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I have a gray scale image of 64x64. I found the dots of the contour by a simple algorithm:

  • find brightest spot (Example: 100)
  • divide by 2 (100/2 = 50)
  • define a band around the result (50-5=45 to 50+5=55)
  • mark all dots that have value in the band (between 45 to 55)

The question now is, how do I decide of the order of connecting the dots?

(All references will be accepted, links, thoughts, etc')

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6 Answers 6

up vote 4 down vote accepted

Your algorithm allows the entire image, save for one pixel, to be "the contour". I'm not sure that's exactly what you want; usually a contour is a border between two different regions. The problem with your method is that you can get huge blobs of pixels that have no particularly obvious traversal order. If you have a contour that is a single pixel thick, then the traversal order is much more obvious: clockwise or counterclockwise.

Consider the following image.

........
..%%%%..
.%%%%...
...%%%%.
....%...
........

Here, I've marked everything "dark" (<50, perhaps) as % and everything bright as .. Now you can pick any pixel that is on the border between the two regions (I'll pick the dark side; you can draw the contour on the light side also, or with a little more work, directly between the light and dark sides.)

........
..%%%%..
.*%%%...
...%%%%.
....%...
........

Now you try to travel along the outer edge of the dark region, one pixel at a time. First, you look in the direction of something bright (directly left, for example). Then you rotate around--counterclockwise, let's say--until you hit a dark pixel.

........
..%%%%..
1*5%%...
234%%%%.
....%...
........

Once you hit position 5, you see that it's dark. So, you mark it as part of the contour and then try find the next piece on the contour by sweeping around starting from the pixel you just came from

........
..%%%%..
.0*%%...
.123%%%.
....%...
........

Here 0 is where you came from--and you're not going back there--and then you try pixels 1 and 2 (both light, which is not okay), until you hit pixel 3, which is dark.

In this way, you can walk around the contour pixel by pixel--both identifying the contour and getting the order of pixels--until you collide with the same pixel you started with and will leave from it so that you hit the same pixel that you did the first time you left it. Then the contour is closed. In our example, where we're making an 8-connected contour (i.e. we look at 8 neighbors, not 4), we'd get the following (where @ denotes a contour point).

........
..@@@@..
.@@%@...
...@%@@.
....@...
........

(You have to have this two-in-a-row criterion or if you have a dark region a single pixel wide, you'll walk up it but then not be able to walk back down along it.)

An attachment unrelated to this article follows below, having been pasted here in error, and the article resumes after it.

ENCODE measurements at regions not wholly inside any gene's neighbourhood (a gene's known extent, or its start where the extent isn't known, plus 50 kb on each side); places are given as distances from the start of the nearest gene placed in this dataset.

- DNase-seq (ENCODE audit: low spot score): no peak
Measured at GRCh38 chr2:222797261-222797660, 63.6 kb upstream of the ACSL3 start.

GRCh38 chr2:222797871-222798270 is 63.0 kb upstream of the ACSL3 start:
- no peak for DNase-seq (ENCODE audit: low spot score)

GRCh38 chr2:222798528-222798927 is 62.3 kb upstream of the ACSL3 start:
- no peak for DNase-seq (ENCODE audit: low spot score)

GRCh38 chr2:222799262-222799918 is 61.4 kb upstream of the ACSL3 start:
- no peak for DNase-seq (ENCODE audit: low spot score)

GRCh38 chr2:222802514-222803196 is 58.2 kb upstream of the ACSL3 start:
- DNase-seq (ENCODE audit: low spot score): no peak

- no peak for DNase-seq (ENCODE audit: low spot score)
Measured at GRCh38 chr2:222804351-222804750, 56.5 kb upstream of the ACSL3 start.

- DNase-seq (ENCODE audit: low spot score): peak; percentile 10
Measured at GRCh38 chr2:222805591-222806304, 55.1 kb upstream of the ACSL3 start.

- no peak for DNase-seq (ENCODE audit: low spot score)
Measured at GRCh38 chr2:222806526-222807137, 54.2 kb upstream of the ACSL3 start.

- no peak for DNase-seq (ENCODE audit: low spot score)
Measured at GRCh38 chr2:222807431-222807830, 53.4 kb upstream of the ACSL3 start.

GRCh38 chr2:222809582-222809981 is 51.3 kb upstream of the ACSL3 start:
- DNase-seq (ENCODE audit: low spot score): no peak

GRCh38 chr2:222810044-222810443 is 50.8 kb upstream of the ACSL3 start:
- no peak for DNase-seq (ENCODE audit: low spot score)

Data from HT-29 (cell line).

At this point, you've covered one entire boundary. But there might be others. Keep looking for dark pixels next to light ones until you have drawn a contour on top of all of them. Now you've converted your two-level picture (dark & bright pixels) into a set of contours.

If the contours end up too noisy, consider blurring the image first. That will smooth the contours out. (Alternatively, you can find the contours first and then average the coordinates with a moving window.)

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Thanks, I know my algorithm is not that good, like I said, a simple algorithm. –  Ido Weinstein Aug 16 '10 at 15:15

In general, a given set of points can be connected in multiple ways to make different shapes.

For example, consider a set of 5 points consisting of the corners of a square and its center. These points can be connected to form a square with one side "dented in" to the center. But which side? There is no unique answer.

Other shapes can be much more complicated, with no obvious way to connect the dots.

If you are allowed to reduce your set of points to a convex hull, then it would be much easier.

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I have also tried to create an algorithm that will connect contour dots into the smooth curve. See my open-source project http://outliner.codeplex.com. The idea is the same as proposed by FUZxxl but I do not understand his worries about complexity: the time of processing is proportional to the total length of all contour strokes.

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I will take a look, good luck with the project :) –  Ido Weinstein Dec 29 '10 at 9:52

I don't know if collecting those points will get you far. (I can come up with situations in which it's almost impossible to tell which order they should come in.)

How about going to the brightest point.
Go to the brightness point of, say, 360 points surrounding this point at a distance of, say, 5 pixels.
Continue from there, but make sure you don't go back where you came from :)

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Maybe try:

  1. Start at a
  2. Find the nearest point b
  3. Connect a with b
  4. and so on.

Probably not good, as complexity is something like O(n²). You may simplify this by looking only for points near the start, as aioobe suggest. This algorithm is good, if the points are just like 2-3px away from each other, but may create very strange grids.

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See also Flood fill and the lovely applet under SO mapping-a-branching-tile-path .

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